Cato was a favorite of George Washington’s as well, and he had it performed for his soldiers at Valley Forge.

Join us at Bow Tie Tours for Philadelphia’s Best Historical Walking Tours.  Our “Independence Tour Extraordinaire” includes tickets to Independence Hall, as well as numerous other sites, such as 2nd National Bank, Graff House, Carpenter Hall, and Christ Church.  If you are interested in learning about George Washington, join us for our Valley Forge Tour.  For Civil War buffs, come see the Gettysburg tour.  Or, for the true history buffs, contact us about taking part in our American History Vacation Packages.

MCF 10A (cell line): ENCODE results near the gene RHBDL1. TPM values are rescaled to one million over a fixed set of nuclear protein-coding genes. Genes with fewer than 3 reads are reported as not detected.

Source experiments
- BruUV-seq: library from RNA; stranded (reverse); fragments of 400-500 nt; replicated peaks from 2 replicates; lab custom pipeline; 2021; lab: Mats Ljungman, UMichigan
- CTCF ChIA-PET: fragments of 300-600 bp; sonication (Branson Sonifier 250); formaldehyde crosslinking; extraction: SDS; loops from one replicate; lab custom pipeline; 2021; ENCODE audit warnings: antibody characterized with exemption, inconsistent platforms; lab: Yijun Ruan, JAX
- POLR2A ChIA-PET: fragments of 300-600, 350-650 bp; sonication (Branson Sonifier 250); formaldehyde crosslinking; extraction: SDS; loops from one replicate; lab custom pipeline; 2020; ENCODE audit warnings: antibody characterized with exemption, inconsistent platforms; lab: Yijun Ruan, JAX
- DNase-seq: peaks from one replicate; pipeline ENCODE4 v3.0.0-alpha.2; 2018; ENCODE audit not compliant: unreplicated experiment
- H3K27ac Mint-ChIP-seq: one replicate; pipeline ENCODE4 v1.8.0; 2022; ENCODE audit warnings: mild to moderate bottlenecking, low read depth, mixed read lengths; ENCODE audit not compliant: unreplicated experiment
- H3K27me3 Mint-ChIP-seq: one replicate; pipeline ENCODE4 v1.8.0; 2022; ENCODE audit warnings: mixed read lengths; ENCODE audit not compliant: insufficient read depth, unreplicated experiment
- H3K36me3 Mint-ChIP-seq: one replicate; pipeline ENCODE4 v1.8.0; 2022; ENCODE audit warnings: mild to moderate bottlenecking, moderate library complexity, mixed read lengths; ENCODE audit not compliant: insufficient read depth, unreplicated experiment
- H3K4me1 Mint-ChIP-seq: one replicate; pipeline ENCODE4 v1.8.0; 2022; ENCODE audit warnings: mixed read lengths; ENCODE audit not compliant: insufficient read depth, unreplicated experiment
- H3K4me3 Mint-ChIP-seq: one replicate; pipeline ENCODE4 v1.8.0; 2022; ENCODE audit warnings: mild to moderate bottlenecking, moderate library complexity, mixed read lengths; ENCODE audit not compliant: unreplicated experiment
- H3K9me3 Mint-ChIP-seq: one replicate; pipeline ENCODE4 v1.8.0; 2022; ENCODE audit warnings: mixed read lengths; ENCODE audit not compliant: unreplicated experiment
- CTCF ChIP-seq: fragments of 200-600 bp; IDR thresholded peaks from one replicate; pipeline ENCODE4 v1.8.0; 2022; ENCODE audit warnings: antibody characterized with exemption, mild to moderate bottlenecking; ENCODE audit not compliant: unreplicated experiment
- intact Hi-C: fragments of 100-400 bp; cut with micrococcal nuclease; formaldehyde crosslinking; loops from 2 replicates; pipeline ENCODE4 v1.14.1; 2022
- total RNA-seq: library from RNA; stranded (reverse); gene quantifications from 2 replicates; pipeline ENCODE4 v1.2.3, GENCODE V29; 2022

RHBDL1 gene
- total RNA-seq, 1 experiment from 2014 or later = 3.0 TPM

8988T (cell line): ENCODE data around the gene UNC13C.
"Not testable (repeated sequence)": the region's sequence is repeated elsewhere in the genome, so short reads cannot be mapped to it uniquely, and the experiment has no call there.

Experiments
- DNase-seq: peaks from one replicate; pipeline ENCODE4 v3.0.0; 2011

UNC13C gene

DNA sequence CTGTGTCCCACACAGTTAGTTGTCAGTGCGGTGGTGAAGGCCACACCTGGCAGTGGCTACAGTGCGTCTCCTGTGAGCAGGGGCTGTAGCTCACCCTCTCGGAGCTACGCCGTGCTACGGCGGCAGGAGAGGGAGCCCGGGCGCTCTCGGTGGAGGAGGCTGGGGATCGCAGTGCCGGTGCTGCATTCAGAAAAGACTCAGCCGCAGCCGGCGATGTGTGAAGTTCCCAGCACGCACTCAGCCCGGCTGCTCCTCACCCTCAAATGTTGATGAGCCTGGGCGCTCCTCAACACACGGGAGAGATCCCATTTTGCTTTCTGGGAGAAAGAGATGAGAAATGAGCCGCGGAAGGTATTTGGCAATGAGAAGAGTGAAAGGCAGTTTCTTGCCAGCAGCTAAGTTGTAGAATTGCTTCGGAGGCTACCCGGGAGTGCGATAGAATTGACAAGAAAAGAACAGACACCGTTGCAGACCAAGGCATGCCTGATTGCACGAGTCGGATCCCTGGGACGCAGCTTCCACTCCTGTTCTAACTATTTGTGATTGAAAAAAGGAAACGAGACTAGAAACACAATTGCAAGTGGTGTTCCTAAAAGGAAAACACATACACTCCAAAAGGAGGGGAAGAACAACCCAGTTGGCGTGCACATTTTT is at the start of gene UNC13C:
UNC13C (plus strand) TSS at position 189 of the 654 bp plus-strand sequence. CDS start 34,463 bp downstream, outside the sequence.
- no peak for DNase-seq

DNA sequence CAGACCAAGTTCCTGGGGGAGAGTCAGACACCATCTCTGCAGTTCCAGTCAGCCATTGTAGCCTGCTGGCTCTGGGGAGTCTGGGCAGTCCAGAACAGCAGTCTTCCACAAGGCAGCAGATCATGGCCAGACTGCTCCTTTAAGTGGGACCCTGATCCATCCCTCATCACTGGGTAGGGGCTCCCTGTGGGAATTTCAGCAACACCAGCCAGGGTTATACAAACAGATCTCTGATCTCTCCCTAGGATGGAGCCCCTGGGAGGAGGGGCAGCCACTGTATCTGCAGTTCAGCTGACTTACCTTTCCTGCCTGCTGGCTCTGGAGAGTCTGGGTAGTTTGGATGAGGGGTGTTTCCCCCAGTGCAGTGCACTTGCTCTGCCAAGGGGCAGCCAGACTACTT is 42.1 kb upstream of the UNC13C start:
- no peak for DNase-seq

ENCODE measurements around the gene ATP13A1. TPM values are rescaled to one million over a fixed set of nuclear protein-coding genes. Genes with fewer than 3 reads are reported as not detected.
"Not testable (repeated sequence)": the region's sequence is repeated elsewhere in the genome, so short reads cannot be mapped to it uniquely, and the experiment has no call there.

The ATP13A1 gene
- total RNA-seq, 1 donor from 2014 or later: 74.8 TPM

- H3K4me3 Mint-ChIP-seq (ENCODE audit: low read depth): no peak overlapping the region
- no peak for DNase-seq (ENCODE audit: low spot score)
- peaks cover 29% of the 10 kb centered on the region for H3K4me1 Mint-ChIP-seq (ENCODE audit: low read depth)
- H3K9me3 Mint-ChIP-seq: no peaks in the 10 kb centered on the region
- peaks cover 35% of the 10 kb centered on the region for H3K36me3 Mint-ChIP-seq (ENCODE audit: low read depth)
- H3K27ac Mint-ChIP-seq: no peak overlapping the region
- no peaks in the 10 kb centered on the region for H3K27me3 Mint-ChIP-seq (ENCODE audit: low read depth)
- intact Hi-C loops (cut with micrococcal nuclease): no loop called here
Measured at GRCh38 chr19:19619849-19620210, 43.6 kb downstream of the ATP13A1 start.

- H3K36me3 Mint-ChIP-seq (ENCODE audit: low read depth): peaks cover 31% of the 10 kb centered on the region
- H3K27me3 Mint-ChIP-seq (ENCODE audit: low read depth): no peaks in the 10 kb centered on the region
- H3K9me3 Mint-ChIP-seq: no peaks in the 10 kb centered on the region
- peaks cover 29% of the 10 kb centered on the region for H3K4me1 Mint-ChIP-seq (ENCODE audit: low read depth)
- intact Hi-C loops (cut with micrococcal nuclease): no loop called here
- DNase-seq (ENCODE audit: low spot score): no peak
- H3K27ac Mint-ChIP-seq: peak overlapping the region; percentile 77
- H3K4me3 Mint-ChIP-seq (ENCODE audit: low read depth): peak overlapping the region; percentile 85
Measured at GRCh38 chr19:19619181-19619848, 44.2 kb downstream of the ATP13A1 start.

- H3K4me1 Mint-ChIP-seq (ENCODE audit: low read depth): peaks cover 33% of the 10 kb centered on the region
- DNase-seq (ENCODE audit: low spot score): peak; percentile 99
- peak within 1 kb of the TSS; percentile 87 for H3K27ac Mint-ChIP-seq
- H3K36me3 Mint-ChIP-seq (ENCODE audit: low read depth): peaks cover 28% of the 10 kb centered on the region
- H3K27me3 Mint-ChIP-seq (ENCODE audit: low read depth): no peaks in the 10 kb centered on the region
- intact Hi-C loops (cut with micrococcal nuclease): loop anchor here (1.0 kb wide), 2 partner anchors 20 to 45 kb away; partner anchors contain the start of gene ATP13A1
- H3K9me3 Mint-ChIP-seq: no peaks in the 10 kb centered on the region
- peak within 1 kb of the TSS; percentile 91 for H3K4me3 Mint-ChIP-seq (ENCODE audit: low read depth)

September 17, 1776

Unknown

Silas Deane promises Robert Morris that he would forward to America vast quantities of military stores in October, including clothing for 20,000 troops.

Congress adopts a plan of a treaty to be proposed to the King of France by the American Commissioner to that country.

The Maryland Convention completes a draft of a Bill of Rights and Constitution.

John Adams writes his official report regarding the failed peace commission with Lord Howe:  “Tuesday. September 17th. 1776. The Committee appointed to confer with Lord Howe, agreable to the order of Congress, brought in a report in Writing, which was read as follows:

In Obedience to the orders of Congress, We have had a meeting with Lord Howe. It was on Wednesday last upon Staten Island, opposite to Amboy, where his Lordship received and entertained Us, with the Utmost politeness.